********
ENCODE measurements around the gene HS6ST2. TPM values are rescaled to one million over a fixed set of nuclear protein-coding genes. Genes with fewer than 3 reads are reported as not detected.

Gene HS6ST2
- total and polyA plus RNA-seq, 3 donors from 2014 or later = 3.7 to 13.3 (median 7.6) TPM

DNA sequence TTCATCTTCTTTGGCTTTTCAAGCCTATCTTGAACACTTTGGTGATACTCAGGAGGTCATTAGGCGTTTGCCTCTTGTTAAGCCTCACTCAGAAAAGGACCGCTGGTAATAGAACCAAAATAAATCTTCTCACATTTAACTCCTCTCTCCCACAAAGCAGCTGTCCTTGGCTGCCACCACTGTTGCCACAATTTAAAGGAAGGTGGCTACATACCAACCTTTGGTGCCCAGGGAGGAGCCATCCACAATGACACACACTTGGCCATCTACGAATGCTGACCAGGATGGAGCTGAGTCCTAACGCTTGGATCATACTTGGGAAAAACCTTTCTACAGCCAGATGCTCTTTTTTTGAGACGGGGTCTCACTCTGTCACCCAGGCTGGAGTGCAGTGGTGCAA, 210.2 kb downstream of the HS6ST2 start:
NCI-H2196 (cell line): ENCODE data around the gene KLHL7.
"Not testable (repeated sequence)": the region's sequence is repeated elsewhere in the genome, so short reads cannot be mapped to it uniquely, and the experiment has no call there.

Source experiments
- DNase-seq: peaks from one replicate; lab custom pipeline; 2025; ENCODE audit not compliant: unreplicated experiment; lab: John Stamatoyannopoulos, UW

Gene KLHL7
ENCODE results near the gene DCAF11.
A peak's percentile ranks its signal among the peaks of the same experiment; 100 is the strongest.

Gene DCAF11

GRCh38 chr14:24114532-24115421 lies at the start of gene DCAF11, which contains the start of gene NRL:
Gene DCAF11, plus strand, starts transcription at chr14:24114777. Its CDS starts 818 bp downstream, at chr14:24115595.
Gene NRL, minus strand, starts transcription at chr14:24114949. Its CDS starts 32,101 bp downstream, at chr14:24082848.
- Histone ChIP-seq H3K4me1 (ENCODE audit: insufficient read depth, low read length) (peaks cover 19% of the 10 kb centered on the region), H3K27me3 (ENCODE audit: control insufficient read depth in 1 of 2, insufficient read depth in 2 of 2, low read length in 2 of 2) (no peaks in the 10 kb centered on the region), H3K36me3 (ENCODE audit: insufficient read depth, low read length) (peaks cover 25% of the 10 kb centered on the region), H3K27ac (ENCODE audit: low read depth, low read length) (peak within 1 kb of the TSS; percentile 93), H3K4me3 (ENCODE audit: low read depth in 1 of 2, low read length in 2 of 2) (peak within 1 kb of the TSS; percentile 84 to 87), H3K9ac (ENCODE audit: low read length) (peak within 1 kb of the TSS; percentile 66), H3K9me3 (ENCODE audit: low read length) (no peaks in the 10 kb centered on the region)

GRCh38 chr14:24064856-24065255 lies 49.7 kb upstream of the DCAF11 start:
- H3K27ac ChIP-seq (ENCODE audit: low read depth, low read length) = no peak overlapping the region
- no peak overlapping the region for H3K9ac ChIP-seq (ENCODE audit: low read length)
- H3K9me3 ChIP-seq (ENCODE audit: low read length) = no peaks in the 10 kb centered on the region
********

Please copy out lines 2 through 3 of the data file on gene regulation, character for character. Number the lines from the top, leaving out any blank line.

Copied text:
Gene HS6ST2
- total and polyA plus RNA-seq, 3 donors from 2014 or later = 3.7 to 13.3 (median 7.6) TPM